Therefore, under the FCC definition of a "use," a legally qualified candidate who voluntarily appears as a performer, celebrity, or station employee in a non-exempt program will entitle his or her opponents to equal opportunities.
Actually, the Commission believes that appearances in the four exempt program categories are not uses at all; the exception applies only to candidates who are the subject of a report, interview or other coverage. So where the station employee reads the news, conducts the interview, or otherwise appears is himself a candidate, his appearance is not exempt and will be considered a "use."
Earlier, in its 1984 Political Primer, the Commission dealt with this issue extensively, stating specifically that if a radio or TV performer is identifiable on the air, appearances on radio or television in the course of a performer's regular duties, such as announcing, signing, acting or newscasting, these are "uses," entitling opposing candidates to equal time, equivalent to the period that the performer appears on camera rather than to the time measured by the duration of the entire program. As another example of how to calculate the equal opportunity, it said that a radio disc-jockey/candidate's opponent would be entitled only to the amount of time the disc-jockey's voice was heard, not to the time he was playing records. Finally, note that if the announcer's voice is neither identified nor identifiable to the public, the appearance would not be a "use," but merely identifying the announcer by name would likely make the appearance identifiable.
The good news, perhaps, is that equal opportunities are a "right" of the opposing candidate which can be negotiated, and there are good reasons why an opposing candidate might want to negotiate. Rather be labeled as the candidate who made a popular newscaster leave broadcasting during a campaign, many candidates would rather negotiate their substantial equal opportunities rights for a specific, free schedule of spots together with an agreement that the candidate newscaster make no reference to his or her candidacy during the regular broadcasts. Indeed, the Commission has noted that stations have sought waivers or partial waivers of their "equal time" rights from opposing candidates based on such agreements and that "waivers given with full knowledge of the relevant facts concerning the broadcast[s] (and assuming of course the . . . conditions were adhered to) would generally be binding . . . ."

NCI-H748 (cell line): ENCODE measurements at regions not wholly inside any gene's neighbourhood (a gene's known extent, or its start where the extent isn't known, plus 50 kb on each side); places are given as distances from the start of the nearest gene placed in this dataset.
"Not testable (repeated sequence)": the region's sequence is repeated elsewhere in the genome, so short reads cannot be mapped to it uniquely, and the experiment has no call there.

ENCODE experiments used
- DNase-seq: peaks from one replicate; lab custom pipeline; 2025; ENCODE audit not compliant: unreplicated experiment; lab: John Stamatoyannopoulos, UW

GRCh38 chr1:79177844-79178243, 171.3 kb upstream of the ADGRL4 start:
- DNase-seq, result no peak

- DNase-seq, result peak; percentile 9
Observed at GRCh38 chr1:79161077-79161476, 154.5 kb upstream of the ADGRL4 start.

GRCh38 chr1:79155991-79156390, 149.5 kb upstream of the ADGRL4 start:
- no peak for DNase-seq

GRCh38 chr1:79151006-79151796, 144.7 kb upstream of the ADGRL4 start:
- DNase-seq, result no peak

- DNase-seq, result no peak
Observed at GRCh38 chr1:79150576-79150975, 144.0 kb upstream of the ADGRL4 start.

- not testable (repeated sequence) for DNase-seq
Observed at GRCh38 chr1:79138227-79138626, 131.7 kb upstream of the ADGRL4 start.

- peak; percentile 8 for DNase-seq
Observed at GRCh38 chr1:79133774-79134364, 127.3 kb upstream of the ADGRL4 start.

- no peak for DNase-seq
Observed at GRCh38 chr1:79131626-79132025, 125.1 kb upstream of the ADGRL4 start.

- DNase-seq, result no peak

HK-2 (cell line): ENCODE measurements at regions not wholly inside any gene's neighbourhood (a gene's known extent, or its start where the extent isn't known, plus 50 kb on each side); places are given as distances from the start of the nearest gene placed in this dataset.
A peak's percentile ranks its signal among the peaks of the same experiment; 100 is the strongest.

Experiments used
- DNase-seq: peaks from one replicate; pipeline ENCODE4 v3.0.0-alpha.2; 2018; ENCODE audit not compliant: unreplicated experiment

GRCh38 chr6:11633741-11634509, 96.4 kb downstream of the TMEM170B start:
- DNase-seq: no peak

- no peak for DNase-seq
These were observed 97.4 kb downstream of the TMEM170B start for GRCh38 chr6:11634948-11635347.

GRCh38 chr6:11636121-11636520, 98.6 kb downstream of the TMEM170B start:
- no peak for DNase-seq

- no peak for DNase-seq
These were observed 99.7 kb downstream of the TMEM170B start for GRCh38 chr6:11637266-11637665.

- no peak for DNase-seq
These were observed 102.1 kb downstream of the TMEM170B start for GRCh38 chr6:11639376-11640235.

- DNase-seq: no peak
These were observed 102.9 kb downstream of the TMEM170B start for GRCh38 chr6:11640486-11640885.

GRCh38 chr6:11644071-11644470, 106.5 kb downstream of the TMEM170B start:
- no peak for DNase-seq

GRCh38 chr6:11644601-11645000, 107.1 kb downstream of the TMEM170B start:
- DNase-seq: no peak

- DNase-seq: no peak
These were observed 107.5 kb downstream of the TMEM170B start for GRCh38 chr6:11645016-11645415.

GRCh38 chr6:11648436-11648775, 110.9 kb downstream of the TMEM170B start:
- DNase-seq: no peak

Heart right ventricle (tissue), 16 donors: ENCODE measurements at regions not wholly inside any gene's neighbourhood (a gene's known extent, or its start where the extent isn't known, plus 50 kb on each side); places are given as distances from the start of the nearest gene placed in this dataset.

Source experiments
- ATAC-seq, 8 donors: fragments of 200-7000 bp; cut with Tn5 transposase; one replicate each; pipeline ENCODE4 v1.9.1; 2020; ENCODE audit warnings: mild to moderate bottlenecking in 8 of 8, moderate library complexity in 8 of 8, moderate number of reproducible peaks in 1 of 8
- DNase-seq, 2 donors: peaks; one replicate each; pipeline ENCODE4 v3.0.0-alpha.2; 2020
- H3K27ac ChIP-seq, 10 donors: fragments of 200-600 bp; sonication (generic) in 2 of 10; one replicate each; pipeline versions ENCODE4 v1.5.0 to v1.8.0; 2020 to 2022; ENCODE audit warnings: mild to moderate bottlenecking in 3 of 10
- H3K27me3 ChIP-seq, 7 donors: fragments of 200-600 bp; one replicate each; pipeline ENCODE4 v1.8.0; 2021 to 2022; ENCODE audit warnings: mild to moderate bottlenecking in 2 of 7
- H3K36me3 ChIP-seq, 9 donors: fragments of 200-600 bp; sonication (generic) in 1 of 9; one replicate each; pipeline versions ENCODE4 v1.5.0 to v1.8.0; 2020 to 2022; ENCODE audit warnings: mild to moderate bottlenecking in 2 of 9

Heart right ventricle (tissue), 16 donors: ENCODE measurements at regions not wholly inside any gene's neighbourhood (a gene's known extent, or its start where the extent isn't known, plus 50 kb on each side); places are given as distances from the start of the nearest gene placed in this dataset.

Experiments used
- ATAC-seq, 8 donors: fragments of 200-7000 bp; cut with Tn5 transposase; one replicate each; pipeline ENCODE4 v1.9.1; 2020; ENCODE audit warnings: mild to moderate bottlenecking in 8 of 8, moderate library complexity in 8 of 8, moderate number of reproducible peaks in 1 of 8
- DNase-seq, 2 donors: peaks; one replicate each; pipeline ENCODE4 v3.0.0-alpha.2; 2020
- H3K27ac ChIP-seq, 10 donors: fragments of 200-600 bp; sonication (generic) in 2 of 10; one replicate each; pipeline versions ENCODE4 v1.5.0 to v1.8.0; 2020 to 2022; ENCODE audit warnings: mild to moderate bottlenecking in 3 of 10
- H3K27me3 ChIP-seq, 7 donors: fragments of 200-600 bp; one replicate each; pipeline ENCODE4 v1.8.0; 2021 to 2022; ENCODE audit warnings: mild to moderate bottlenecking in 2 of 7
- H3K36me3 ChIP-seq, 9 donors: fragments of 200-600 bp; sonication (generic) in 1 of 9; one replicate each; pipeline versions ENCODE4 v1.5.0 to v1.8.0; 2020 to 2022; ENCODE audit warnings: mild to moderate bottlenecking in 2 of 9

Understand, however, that opposing candidates have no obligation to grant waivers of their full equal opportunity rights, and absent such a voluntary agreement, a use would be triggered every time a candidate employee appears on the air. Thus, to avoid equal opportunity obligations, the station might be forced to require an employee-candidate to take a furlough from on-the-air activities for the duration of his or her campaign.
This column is provided for general information purposes only and should not be relied upon as legal advice pertaining to any specific factual situation. Legal decisions should be made only after proper consultation with a legal professional of your choosing.